Parkinson’s Law is thriving in the financial media. It holds that “work expands so as to fill the time available for its completion.”
A quick look at the articles on Yahoo Finance on June 29, 2013 is illustrative:
Blogger YeeYeon Park enlightens us with this story: "Buckle Up! Expect More Market Volatility this Year". The article has observations from “strategists” like Tim Biggan, the chief market strategist at MoneyBlock. Biggan warns us that, "We're in for a long-range-bound summer.” I have no idea what that means or why investors should pay any attention to Biggan’s musings about the future direction of the markets.
In a similar vein, Sam Stoval, the chief equity strategist at S&P Capital IQ, is quoted as raising the firm’s 12-month target for the S&P 500 Index to 1,780 from 1,670.
Notably missing from this article is any data indicating that the predictive power of those quoted is superior to what you would expect from a monkey throwing a dart at a board. The absence of this data is understandable. The reality is that consistently and accurately forecasting stock returns or the direction of the markets has been determined in well-researched studies to be impossible.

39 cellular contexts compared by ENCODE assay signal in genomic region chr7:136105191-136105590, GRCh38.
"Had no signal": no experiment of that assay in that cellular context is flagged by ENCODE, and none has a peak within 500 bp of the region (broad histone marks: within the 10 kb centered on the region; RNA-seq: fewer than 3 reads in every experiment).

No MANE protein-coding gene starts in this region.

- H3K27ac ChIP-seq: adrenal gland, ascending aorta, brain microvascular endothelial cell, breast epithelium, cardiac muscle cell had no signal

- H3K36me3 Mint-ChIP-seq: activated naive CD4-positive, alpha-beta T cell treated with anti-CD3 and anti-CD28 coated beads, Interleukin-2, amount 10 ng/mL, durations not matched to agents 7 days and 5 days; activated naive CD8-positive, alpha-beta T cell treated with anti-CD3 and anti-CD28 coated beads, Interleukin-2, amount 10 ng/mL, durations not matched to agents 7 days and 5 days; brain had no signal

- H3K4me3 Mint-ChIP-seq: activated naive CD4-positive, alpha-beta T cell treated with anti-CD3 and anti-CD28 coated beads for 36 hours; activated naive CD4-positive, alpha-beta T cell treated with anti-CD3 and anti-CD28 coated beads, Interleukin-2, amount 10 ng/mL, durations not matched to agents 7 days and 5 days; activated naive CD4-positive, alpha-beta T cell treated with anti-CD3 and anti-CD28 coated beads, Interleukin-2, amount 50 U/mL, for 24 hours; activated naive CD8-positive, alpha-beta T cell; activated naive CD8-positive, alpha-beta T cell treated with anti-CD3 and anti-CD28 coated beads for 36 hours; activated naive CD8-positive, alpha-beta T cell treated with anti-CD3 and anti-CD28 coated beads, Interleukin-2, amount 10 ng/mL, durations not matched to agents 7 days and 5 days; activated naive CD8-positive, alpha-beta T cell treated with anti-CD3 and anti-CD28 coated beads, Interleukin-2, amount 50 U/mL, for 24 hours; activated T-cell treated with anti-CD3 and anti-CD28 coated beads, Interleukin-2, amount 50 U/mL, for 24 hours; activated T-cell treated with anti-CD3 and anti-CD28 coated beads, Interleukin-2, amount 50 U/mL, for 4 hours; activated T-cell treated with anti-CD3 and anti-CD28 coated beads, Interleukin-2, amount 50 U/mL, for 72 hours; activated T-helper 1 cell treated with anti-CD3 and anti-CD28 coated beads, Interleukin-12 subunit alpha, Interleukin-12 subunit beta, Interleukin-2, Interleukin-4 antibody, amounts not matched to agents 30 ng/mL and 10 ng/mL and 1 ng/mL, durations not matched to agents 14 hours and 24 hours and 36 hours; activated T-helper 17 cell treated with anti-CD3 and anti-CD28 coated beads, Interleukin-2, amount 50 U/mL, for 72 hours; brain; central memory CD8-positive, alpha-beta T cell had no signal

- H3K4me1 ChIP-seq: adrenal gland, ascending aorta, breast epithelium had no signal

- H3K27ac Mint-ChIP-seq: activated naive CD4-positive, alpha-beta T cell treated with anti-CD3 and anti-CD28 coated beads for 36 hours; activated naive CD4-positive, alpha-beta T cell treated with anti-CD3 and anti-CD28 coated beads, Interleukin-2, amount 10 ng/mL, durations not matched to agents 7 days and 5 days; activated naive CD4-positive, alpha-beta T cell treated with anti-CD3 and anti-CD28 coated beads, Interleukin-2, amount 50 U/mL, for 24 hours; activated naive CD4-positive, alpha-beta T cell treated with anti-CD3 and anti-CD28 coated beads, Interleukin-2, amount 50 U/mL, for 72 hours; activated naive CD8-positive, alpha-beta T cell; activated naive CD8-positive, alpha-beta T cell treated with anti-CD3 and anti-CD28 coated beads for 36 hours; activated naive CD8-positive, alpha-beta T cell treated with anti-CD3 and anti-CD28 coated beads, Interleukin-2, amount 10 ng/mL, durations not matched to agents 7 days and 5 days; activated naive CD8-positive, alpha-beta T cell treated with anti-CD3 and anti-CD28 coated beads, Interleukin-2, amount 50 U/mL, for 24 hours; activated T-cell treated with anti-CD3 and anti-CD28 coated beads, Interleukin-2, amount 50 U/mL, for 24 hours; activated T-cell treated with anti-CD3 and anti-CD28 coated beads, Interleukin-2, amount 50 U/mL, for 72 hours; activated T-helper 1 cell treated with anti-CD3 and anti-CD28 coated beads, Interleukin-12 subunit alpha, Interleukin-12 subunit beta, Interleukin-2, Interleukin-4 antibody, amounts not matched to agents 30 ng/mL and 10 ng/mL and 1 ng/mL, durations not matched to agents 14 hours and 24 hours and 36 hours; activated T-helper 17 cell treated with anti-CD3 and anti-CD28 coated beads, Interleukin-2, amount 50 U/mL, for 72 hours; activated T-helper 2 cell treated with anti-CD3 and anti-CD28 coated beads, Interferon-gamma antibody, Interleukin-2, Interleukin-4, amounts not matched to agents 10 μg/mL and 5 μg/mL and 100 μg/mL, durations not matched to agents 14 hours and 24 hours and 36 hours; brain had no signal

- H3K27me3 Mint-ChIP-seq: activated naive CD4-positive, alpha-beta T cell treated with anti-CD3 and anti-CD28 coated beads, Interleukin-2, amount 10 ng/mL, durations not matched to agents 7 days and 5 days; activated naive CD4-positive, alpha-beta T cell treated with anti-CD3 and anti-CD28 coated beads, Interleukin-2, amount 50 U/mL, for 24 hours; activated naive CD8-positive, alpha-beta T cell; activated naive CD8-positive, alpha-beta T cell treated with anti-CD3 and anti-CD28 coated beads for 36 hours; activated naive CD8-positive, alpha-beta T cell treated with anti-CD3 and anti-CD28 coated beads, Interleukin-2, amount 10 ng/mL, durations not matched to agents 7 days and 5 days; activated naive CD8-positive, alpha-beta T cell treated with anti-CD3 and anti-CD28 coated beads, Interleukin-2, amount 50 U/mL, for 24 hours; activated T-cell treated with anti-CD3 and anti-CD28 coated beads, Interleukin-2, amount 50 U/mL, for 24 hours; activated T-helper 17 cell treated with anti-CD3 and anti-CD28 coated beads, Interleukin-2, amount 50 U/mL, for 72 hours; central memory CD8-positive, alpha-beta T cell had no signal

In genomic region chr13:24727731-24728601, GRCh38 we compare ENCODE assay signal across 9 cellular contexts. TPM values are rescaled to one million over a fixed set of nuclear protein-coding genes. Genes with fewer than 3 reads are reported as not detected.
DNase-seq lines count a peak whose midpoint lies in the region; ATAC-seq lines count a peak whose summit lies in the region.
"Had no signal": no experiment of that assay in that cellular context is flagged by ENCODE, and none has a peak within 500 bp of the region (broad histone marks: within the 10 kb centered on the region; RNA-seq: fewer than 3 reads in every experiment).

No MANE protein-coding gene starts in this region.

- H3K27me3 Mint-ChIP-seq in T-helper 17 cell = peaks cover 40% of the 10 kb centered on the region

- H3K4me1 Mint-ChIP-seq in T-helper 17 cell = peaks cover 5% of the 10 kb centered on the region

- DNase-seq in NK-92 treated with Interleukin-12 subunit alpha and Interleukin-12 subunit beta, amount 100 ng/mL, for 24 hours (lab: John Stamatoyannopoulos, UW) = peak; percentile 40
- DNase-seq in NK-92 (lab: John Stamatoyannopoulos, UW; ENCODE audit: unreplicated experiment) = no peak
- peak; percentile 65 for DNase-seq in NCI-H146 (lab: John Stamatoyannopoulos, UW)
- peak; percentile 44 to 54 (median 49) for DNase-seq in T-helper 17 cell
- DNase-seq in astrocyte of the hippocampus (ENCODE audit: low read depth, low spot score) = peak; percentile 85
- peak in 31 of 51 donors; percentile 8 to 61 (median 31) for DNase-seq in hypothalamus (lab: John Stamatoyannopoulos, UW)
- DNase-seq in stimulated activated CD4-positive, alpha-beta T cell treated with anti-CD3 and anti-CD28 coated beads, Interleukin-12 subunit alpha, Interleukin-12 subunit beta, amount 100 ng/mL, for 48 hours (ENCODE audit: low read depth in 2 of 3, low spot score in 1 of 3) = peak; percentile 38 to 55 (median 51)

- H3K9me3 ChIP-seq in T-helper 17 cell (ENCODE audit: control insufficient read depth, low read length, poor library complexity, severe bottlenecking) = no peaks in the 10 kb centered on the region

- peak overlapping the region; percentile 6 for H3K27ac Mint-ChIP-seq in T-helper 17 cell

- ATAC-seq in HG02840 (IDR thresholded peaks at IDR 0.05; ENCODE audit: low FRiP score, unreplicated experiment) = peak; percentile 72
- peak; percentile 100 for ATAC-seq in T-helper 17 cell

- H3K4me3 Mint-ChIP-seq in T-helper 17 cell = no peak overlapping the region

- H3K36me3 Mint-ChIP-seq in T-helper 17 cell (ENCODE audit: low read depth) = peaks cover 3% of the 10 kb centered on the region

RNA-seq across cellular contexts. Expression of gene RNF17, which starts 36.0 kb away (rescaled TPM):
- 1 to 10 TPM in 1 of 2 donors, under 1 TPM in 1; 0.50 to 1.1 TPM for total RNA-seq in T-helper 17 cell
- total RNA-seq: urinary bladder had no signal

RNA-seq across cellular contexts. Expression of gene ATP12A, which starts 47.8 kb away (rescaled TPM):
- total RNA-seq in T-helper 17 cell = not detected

In a separate article, Dennis Gartman, founder of The Gartman Letter, advises investors that the stock market will go a “good deal higher” and “its no longer time to be short gold.” The article lacks any data indicating why you should pay attention to newsletter forecasters. Research by Mark Hulbert of the Hulbert Financial Digest shows us why that’s the case. Hulbert reviewed the performance of 103 market timing strategies over a decade. He concluded that 80 percent of market timers fail over any reasonable period of time.
Instead of relying on market-timing newsletters, you would be better advised to heed the sage advice of respected journalist Jason Zweig, who stated: "Whenever some analyst seems to know what he's talking about, remember that pigs will fly before he'll ever release a full list of his past forecasts, including the bloopers."
The situation is not hopeless. While much of what passes for financial journalism is complete nonsense, there are notable exceptions. An article by Jason Zweig in The Wall Street Journal is an excellent example of responsible financial journalism. Zweig accurately notes that “good advice rarely changes, while markets change constantly. The temptation to pander is almost irresistible. And while people need good advice, what they want is advice that sounds good.”
Most of what you read is exactly the kind of “pandering” decried by Zweig. It validates Parkinson’s Law and is harmful to investors seeking sound, academically-based financial advice.
Dan Solin is the director of investor advocacy for the BAM Alliance and a wealth adviser with Buckingham Asset Management. He is a New York Times best-selling author of the Smartest series of books. His latest book, 7 Steps to Save Your Financial Life Now, was published on Dec. 31, 2012.
The views of the author are his alone and may not represent the views of his affiliated firms. Any data, information and content on this blog is for information purposes only and should not be construed as an offer of advisory services.